The last several weeks have been unusual. We had an ice storm unlike anything seen here in over 40 years. As a result many of our students were without power or internet (or both) for days, some were without for 10 days. Being without power and internet makes distance learning nearly impossible. Yet, we continued with school.
Teaching an AP class often means a tight timeline. This year, the timeline seems even tighter as I meet with my students only twice a week instead of five times. The students know the need to stay on schedule. Despite the ice storm, we had to push through and keep our assessment date.
As the teacher, I struggled with how to make this experience not one of punishment for those unable to attend classes, and still stay on our timeline. There were other options, but ultimately I decided on something I had never done before – a group test. Each student had the test open in front of them and they would enter their chosen answers individually, however, they would talk through each question as a group.
This approach was very interesting to watch play out. At first, the students didn’t know what to do. They sat in silence and read the questions. A few started whispering. Then, I reminded them it was a group test and I expected to hear discussion as they worked through each problem. The tone changed and the discussion became real. As students struggled with a few questions, some of the quieter voices would finally speak up and offer an answer. On almost every question, the group came to consensus on an answer. On two questions, though, there was a clear division in thinking and I told them they could answer differently from one another. This was interesting as many of them wanted to make sure they agreed before moving on and others were ready to move on. Ultimately, one person chose a different answer and they moved on.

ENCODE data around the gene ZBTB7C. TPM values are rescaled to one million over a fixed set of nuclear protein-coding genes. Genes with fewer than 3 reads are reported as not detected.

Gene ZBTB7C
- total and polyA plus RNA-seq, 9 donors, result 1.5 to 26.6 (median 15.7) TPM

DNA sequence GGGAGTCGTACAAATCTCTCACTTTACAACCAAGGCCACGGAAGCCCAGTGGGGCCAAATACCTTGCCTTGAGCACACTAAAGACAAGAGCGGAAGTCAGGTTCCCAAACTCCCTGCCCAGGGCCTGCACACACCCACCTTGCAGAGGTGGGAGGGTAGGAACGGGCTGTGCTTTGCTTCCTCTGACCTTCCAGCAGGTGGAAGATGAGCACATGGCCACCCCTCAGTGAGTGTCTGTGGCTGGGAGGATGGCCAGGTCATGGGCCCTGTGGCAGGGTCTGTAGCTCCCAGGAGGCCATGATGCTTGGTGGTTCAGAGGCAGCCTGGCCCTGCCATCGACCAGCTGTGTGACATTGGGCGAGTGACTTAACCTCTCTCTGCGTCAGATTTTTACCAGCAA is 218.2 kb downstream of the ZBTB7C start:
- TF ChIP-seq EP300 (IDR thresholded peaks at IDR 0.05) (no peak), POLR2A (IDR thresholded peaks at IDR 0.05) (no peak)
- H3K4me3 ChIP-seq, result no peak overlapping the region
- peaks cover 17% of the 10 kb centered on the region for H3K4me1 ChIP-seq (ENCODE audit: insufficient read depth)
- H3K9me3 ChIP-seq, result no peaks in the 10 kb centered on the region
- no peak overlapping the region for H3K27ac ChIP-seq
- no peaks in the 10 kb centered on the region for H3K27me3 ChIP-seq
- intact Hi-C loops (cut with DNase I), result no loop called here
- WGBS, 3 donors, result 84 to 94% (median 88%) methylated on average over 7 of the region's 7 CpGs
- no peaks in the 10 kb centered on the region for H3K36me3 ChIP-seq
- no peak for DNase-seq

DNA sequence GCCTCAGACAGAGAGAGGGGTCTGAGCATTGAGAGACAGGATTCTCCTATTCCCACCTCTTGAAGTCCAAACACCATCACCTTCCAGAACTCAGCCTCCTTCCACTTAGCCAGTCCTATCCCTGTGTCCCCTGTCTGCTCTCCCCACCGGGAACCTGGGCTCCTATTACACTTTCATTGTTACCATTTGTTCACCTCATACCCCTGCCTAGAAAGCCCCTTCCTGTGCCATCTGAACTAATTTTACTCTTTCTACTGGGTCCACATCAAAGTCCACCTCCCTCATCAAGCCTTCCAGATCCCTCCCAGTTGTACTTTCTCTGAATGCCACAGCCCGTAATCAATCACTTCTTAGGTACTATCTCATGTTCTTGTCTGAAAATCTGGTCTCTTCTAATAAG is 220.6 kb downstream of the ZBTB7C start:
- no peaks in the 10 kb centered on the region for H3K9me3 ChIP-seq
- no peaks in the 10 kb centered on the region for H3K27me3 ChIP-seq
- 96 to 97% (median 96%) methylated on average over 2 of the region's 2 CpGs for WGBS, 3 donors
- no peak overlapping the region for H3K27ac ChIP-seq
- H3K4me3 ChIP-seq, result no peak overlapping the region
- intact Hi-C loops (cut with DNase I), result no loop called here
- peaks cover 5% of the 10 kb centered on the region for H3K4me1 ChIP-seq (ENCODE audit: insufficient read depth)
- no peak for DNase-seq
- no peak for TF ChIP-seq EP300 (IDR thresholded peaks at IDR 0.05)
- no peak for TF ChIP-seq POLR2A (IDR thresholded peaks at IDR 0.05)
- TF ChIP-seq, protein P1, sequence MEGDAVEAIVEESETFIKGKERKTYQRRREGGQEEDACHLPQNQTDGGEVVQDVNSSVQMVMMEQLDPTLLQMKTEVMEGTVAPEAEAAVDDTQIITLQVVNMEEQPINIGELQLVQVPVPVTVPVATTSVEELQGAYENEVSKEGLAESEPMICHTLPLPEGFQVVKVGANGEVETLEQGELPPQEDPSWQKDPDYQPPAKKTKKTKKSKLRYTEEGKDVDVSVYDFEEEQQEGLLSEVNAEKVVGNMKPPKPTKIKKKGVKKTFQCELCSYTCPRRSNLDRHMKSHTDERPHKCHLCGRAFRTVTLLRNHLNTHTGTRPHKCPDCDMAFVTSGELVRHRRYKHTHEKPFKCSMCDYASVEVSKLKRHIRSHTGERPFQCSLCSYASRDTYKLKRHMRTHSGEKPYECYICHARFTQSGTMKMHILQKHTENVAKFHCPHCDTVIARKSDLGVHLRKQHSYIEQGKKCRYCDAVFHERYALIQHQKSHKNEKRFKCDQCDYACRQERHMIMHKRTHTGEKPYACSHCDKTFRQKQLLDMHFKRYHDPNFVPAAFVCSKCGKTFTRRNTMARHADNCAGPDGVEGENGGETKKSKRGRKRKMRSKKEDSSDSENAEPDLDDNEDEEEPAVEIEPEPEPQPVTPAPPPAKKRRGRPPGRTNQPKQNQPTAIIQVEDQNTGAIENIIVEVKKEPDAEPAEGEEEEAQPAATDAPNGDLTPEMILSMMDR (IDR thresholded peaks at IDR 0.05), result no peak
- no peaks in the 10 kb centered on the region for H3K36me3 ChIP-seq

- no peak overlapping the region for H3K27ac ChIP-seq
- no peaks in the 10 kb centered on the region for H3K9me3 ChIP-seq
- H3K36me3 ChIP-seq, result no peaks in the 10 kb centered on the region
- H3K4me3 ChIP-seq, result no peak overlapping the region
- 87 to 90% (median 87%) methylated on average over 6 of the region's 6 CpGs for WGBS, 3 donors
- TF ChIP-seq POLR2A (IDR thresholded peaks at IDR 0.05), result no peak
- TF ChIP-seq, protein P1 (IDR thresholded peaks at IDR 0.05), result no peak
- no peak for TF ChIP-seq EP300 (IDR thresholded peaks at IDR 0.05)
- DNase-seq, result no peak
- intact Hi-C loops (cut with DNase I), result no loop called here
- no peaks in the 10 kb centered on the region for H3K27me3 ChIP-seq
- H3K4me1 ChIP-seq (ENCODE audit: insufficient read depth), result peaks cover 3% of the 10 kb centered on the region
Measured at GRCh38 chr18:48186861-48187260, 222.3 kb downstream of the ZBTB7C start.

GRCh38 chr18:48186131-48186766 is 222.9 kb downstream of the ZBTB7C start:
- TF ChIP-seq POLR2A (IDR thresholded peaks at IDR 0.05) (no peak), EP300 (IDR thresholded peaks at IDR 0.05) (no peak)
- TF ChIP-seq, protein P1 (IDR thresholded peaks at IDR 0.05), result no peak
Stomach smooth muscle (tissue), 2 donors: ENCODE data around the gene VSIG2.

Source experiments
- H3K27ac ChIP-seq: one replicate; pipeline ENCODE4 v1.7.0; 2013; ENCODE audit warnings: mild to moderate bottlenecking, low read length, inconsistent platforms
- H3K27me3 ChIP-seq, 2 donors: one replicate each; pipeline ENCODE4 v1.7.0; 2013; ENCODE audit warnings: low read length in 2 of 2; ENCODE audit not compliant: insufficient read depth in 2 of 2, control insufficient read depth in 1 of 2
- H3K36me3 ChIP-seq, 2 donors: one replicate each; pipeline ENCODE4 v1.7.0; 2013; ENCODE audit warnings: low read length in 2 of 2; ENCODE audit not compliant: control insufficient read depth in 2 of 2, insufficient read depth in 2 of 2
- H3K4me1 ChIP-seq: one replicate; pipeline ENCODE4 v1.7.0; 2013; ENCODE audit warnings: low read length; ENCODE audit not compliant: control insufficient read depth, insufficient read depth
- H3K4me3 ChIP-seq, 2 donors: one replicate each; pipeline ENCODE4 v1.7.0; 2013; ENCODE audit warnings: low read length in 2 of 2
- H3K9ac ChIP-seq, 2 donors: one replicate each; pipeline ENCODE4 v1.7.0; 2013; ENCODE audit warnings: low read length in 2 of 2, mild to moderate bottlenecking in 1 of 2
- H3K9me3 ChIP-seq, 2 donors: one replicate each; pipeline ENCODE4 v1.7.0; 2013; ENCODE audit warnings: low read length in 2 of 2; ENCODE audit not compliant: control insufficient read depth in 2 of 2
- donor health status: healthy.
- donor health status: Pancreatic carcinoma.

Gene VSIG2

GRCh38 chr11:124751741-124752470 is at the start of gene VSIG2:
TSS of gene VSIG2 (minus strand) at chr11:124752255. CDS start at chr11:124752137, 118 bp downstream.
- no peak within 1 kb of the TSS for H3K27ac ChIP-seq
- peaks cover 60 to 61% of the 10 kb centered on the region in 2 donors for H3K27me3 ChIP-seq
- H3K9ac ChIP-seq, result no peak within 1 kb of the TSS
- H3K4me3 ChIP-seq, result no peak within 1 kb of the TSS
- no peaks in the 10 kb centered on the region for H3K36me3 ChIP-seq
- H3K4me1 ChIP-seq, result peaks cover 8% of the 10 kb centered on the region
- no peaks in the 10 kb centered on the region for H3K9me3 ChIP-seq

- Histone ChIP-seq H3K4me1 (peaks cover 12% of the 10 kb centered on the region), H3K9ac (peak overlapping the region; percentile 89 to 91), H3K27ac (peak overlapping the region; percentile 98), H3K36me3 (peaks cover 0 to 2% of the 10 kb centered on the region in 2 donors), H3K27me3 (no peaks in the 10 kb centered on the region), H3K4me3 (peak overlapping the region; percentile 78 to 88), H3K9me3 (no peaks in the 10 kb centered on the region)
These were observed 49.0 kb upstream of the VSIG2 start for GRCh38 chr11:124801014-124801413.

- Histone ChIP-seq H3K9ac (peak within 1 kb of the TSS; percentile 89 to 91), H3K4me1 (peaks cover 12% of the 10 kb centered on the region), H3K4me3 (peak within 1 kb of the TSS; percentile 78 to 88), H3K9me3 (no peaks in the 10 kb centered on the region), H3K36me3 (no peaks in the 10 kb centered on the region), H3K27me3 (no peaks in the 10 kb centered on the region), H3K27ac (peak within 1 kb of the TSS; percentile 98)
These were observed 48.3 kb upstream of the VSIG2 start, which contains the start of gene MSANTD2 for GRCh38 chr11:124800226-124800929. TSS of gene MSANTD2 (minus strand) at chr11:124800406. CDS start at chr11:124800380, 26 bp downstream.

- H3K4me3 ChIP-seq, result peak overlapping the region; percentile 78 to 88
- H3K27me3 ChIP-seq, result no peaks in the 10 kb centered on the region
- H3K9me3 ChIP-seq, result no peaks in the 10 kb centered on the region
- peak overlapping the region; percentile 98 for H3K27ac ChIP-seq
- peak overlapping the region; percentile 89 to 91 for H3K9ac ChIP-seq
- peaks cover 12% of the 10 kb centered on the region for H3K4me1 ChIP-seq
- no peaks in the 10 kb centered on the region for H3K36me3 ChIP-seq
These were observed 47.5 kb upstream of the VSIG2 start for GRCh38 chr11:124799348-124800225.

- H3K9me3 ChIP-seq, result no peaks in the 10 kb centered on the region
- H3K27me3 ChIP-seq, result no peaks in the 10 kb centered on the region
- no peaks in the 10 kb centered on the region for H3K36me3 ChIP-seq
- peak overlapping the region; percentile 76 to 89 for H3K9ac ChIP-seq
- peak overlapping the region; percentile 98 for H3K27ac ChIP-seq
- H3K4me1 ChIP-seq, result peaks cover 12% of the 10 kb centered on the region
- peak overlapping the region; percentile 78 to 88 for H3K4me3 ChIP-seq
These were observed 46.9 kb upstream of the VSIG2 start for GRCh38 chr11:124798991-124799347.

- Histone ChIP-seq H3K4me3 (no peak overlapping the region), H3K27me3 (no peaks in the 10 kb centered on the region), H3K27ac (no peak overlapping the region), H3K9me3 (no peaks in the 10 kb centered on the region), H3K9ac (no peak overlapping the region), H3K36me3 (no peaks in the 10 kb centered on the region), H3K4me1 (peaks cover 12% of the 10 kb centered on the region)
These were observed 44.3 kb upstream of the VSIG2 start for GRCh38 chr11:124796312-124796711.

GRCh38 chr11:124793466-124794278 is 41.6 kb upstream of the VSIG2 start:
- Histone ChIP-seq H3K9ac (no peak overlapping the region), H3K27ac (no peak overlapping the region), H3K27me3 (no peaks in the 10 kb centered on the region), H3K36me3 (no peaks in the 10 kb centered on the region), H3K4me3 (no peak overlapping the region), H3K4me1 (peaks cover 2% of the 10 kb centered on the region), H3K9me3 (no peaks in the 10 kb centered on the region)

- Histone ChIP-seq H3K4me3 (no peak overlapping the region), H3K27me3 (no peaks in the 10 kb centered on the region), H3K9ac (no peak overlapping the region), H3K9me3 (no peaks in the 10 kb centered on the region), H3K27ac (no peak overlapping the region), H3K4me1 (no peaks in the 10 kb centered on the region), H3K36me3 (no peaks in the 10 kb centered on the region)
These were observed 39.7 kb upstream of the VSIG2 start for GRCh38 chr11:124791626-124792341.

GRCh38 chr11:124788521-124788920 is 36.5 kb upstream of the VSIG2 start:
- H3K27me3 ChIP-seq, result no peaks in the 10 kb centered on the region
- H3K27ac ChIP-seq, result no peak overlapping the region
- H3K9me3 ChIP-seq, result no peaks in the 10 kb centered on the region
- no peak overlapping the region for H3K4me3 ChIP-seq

As I listened, I wrote down problems I heard them agree on the incorrect answer for. At the end of the assessment, I suggested they return to a handful of questions, maybe individually this time, and see if their ideas had changed. In returning to those questions, one student would work on a single question, then propose a new solution and the rest would talk about it. Again, wanting to find consensus before coming to a final conclusion.
In the end, the student scores were close to their average test scores in this class. I was so pleased with the conversations I heard, hearing from every voice, and providing me insight into which content we may need to revisit. The best part was the students that had missed classes because of the ice storm contributed to the conversation and succeeded. They are not burdened with a later deadline that prolongs the stress. They can move forward with the rest of the class.
The official AP exam in May will be individual, not group. In planning this group assessment, I considered if I was providing a skewed opportunity for these students and not setting them up for the strategies they need going into that exam. However, after listening to the discussion from this assessment, I am convinced this was a valuable exercise. Every other assessment in this class will be a practice of the official exam (multiple choice, short answer, individual, etc.), so I know they are prepared for that style. This, however, may be my favorite 🙂